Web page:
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Nebraska: Beyond the Box Score Preview

I almost didn't write this post at all, for one simple reason: if we really are to endure heavy rains and potential winds tomorrow night, then little of the analysis below really matters.  In ridiculous weather conditions, strengths and weaknesses even out, and the game becomes about who makes fewer mistakes and who has fewer disasters in special teams.  But for now, we'll pretend that the weather doesn't have a significant impact on the proceedings.  Cross your fingers.


Nebraska: 2009 Beyond the Box Score Preseason Offensive Preview

For this analysis, we're going to look at the comparative strengths and weaknesses of Nebraska's offense as compared to Missouri's defense.  Resist the urge to compare them too closely, however, as these are the raw numbers, not the schedule-adjusted "+" numbers.  It's still a bit too early to look at those numbers broken down to this level (the whole idea of the "+" adjustment is to tie as many teams as possible together, and that just hasn't happened yet--one good or bad game from a previous opponent can impact your "+" numbers a bit too much).  Instead of saying "____ is better because their offense ranked 44th and the opponent's defense ranked 46th" or something, let's just look at where each team is particularly good or bad.

Nebraska Offense vs Missouri Defense
Category NU Offense MU Defense
Close S&P (Rk) 0.838 (37) 0.651 (31)
Close Success Rate (Rk) 41.1% (70) 42.8% (80)
Close PPP (Rk) 0.43 (21) 0.22 (8)
Rushing S&P 0.757 (52) 0.767 (90)
Rushing Success Rate 42.0% (64) 51.0% (114)
Rushing PPP 0.34 (39) 0.26 (51)
Passing S&P 0.923 (36) 0.540 (10)
Passing Success Rate 40.3% (70) 35.0% (27)
Passing PPP 0.52 (24) 0.19 (5)
Standard Downs S&P 0.980 (19) 0.733 (37)
Standard Downs Rushing S&P 0.962 (9) 0.762 (72)
Standard Downs Passing S&P 1.005 (42) 0.693 (19)
Passing Downs S&P 0.897 (14) 0.697 (91)
Passing Downs Rushing S&P 0.786 (40) 0.859 (120)
Passing Downs Passing S&P 0.953 (9) 0.660 (62)
Red Zone S&P 0.940 (75) 1.075 (94)
Q1 S&P 0.796 (59) 0.723 (57)
Q2 S&P 1.075 (7) 0.463 (5)
Q3 S&P 0.995 (15) 0.996 (116)
Q4 S&P 0.882 (26) 0.671 (46)
1st Down S&P 0.990 (8) 0.743 (67)
2nd Down S&P 0.830 (47) 0.763 (73)
3rd Down S&P 0.962 (19) 0.658 (49)
Line Yards/Carry 3.26 (24) 3.47 (118)
Standard Downs Sack Rate 2.6% (30) 2.4% (96)
Passing Downs Sack Rate 2.0% (10) 9.3% (35)

Grain-of-salt assumptions:

  • This is a really interesting matchup.  Overall, MU's and NU's strengths and weaknesses are similar--NU is average in efficiency (Success Rates) and very good in explosiveness (PPP).  MU is average in stopping efficient offenses and very good in stopping the big play.  As they say on pay-per-views...SOMETHING'S GOT TO GIVE.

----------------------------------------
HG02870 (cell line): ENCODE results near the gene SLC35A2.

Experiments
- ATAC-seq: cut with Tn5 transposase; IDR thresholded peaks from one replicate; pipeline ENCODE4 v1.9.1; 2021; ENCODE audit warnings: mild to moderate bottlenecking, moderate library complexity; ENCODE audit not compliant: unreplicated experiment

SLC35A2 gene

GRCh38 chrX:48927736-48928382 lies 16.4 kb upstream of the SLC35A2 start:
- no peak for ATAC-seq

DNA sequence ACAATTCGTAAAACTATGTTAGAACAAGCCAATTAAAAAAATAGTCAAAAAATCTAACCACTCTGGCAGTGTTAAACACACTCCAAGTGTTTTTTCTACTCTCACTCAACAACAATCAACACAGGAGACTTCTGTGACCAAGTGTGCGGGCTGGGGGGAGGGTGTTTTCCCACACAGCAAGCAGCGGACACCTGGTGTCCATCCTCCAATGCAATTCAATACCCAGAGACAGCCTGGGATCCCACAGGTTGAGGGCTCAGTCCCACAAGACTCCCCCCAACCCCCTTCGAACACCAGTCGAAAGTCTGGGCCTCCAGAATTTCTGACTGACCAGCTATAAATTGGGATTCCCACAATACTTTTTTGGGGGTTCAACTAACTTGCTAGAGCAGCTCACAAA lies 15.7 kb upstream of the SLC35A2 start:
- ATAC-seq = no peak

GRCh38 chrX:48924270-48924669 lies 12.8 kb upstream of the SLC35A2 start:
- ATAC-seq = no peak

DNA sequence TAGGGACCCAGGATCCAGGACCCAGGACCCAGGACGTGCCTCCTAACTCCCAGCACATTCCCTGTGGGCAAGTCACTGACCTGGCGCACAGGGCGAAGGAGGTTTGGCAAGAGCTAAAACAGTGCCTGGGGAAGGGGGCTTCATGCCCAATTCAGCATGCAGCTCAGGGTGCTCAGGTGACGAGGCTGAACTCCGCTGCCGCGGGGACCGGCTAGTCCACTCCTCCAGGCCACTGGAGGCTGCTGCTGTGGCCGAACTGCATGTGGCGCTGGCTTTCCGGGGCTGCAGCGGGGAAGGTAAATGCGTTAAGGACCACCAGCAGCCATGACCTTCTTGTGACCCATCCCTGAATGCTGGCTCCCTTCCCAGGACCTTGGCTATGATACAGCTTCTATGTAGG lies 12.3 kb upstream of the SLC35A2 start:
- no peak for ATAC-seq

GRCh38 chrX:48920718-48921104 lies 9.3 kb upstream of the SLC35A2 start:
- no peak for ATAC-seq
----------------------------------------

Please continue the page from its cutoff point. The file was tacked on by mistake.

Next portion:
• Generally speaking, Nebraska holds the advantage on the ground, Missouri in the air.  As we'll see below, NU has put together a solid passing attack (particularly on Passing Downs), but Mizzou has played the "allow short completions and nothing deep, and tackle well" game very effectively so far.  Meanwhile, run blocking presents a significant advantage for Nebraska.  Gameplans for each team will be key here, as both units have advantages.
  • While Missouri has been effective stopping the pass, they have allowed quite a few long rushes on Passing Downs.  Now, of all the problems to have, this isn't a bad one--after all, you can allow nine yards on 3rd-and-11 and get away with it.  But what this says, I think, is that they are letting teams off the hook a bit in terms of forcing a 2nd-and-10 then allowing a 7-8 yard run to set up a 3rd-and-short.
  • NU is devastating on first downs.  Missouri has alternated between effective and ineffective stopping the run, and first-down rushes will go a long way toward deciding NU's overall output.
  • The first quarter could be vital here--neither NU's offense nor MU's defense are particularly strong out of the gates, and whoever performs better could garner an unexpected advantage.


[T]he key to [Zac Lee's] success could be his elusiveness.  Joe Ganz was able to extend coverage on a lot of plays by avoiding the pass rush and creating things outside the pocket.  NU's offensive line was not too tremendous, and he possibly made them look better by avoiding sacks.  If this is true, then Lee will need to do the same in 2009.

In the end, Lee shapes up to be anywhere between the #2 and #5 QB in the North, depending on both how he performs and how another newbie QB performs--one-time Nebraska commitment Blaine Gabbert.

Zac Lee: 68-for-105, 927 yards (8.8 per attempt), 7 TD, 3 INT